The study is, in-part, an outgrowth of the anti-vaccine fervor that has grown over the last 20 years. Much of it has centered around controversy surrounding the work of Dr. Andrew Wakefield.
Gwen Olsen never intended to become a whistleblower. For 15 years she peddled drugs door-to-door and made plenty of money doing it. Her role as a sales rep for “big pharma” meant she was highly-trained. No, not medically—she had the scripts down cold. Scripts — as in acting. She could counter physician concerns, misinform and persuade with the best of them. So deep was her spending account, she never met its limit.
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But then things began to change. She was now taking an anti-depressant and contending with one of the serious side effects she’d down-played for so long — manic psychosis. It nearly cost her her life. Then, as if her Faustian bargain hadn’t been harrowing enough, Olsen watched a protracted prescription drug-related scenario lead to the death of her medical student niece.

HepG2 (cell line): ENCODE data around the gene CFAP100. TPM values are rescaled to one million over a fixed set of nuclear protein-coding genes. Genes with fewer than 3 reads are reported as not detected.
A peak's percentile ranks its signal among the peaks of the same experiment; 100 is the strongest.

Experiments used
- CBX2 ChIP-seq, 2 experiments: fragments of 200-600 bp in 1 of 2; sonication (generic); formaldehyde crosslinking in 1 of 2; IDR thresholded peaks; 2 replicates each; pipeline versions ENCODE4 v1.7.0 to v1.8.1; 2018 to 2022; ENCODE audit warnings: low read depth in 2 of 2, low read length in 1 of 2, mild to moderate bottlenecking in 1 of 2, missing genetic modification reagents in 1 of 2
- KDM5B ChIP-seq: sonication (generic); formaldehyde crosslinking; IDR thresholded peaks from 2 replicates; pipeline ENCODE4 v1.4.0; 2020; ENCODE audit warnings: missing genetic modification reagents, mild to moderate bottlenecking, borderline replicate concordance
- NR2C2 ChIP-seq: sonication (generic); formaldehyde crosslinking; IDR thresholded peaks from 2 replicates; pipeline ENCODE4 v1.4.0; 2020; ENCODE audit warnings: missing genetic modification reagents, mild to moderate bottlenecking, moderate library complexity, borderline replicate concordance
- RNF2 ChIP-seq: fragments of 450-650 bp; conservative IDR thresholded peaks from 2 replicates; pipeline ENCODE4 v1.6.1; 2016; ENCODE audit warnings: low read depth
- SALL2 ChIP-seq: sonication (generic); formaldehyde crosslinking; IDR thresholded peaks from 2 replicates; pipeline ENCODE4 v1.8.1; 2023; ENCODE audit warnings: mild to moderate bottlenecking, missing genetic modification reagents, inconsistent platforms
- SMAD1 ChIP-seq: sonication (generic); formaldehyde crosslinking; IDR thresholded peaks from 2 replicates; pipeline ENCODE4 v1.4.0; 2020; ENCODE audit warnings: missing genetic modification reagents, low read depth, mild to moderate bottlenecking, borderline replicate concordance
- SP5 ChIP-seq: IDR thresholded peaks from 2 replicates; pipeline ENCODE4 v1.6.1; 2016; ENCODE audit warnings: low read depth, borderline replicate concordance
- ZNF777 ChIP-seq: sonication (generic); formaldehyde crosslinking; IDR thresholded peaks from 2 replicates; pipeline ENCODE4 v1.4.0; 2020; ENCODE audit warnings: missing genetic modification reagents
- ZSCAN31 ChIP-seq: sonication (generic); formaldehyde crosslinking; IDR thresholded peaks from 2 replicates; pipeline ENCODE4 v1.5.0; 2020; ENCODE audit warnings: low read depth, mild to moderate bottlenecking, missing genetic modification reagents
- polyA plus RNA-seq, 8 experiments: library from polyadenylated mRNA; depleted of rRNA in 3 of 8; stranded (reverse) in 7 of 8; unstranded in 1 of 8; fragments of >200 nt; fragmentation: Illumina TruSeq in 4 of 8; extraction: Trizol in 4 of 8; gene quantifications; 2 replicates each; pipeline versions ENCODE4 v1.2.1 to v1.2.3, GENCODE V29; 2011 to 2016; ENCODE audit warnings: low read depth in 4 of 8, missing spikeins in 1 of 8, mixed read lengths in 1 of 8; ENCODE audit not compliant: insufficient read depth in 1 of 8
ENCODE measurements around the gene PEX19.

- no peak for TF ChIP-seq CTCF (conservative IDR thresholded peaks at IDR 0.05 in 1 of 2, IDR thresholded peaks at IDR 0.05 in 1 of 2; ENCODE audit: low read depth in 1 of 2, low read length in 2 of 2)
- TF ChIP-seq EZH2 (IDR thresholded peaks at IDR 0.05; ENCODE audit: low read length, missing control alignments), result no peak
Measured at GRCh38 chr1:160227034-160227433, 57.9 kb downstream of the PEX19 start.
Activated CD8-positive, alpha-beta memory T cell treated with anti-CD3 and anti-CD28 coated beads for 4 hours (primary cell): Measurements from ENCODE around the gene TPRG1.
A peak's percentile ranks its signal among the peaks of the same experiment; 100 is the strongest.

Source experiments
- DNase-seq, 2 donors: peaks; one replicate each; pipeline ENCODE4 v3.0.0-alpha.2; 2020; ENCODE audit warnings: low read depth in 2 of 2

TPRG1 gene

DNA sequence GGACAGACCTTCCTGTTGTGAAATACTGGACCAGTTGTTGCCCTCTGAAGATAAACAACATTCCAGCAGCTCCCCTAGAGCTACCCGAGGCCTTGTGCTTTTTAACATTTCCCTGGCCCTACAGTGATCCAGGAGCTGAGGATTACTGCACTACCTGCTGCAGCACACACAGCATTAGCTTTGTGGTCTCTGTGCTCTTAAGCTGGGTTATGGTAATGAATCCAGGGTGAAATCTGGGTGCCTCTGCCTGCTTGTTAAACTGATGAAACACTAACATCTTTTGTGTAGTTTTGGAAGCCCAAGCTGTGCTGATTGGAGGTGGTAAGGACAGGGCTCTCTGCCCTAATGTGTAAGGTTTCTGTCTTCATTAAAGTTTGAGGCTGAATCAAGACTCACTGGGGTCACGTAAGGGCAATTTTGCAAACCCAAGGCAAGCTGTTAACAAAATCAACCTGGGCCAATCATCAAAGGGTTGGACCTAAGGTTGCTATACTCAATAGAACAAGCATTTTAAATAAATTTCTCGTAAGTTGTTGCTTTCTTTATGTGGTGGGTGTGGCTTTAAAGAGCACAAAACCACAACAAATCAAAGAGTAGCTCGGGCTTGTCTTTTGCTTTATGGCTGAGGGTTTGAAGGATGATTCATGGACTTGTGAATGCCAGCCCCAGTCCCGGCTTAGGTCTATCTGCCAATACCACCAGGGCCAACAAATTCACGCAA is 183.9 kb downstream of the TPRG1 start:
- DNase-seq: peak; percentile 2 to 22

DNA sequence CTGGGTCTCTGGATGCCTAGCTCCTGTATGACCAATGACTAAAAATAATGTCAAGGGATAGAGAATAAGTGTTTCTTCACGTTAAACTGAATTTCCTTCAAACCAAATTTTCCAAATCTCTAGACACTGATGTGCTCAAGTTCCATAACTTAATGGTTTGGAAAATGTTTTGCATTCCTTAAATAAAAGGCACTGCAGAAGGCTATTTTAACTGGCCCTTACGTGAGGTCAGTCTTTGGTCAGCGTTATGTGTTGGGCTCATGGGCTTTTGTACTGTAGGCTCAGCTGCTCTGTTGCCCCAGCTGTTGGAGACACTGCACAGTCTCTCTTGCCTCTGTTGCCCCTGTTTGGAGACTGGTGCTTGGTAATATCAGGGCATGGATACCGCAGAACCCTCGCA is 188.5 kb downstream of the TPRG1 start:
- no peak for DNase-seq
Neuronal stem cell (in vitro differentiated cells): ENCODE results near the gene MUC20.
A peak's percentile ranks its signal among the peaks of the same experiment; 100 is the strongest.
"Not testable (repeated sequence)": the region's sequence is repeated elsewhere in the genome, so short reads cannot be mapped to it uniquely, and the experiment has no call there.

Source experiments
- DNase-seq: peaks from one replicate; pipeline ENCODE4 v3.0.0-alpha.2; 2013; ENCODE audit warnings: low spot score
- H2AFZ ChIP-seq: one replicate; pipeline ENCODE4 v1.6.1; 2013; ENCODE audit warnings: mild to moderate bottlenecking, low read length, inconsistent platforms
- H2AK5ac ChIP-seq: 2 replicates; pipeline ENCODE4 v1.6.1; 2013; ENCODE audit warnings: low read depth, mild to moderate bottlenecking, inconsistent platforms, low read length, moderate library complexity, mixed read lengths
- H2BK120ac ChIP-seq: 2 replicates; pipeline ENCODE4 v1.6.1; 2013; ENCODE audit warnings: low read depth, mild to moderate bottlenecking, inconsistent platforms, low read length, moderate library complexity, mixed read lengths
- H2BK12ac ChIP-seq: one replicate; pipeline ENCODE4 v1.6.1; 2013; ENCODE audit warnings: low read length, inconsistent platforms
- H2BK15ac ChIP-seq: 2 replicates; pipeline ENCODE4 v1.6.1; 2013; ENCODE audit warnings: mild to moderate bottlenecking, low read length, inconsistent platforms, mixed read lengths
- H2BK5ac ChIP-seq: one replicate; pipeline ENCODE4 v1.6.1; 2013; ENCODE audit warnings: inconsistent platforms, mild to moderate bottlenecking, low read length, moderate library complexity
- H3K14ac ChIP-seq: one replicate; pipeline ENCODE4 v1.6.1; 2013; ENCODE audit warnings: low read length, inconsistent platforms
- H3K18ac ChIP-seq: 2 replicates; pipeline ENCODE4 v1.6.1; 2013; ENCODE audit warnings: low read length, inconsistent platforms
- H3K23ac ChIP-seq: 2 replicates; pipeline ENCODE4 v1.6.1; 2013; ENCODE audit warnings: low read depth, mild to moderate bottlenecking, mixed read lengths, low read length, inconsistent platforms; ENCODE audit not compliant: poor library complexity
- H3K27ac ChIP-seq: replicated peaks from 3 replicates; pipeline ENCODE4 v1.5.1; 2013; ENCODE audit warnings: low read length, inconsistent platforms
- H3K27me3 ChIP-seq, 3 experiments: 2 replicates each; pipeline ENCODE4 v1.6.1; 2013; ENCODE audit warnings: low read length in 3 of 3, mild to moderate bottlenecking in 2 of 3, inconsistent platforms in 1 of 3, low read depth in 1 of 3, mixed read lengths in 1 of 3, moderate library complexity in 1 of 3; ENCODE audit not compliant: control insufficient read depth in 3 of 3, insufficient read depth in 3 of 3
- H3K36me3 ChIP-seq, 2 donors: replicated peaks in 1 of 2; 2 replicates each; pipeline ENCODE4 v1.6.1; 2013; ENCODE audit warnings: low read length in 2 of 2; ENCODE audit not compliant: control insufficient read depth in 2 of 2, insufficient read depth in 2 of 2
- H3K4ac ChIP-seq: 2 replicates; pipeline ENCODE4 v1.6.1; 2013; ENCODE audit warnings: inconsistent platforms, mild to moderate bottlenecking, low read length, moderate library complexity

“I’m not anti-drugs, I’m anti-misinformation,” Olsen says in this interview. “People have the right to know what they are putting into their bodies and what these prescriptions are doing to our children.”
In the foreword by Dr. Andrew Moulden he says: “If penicillin shots and peanut butter sandwiches were mandated, many children would be harmed; some would even die. If we cannot give penicillin or peanut butter to everybody safely, the logical progression that injecting live, biologically active, immunogenetic particles cannot be safe for everyone either.”
Warfarin is rat poison. Statins weaken the heart. CoQ10 can reverse receding gums. The stuff one learns listening to Dr. Sherry Tenpenny!
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But the former emergency room specialist, osteopath, and alternative medicine clinic owner is waging a battle. Her clarion call is for informed consent, for knowledgeable consumers, of vaccinations. They are far more dangerous than orthodox medicine will admit.
The chemicals, heavy metals, adverse effects and sheer number of vaccinations being coerced if not required by a growing preponderance of authorities is cause for concern, she says. Consumers have a right to know that medical directives (thou shalt get your flu shot), government agencies (the CDC, the FDA) and profit-driven pharmaceutical companies are elements of revolving door behemoths that don’t necessarily have your good health as highest priority. After all, big pharma makes the drugs that treat other drugs’ side effects, don’t they?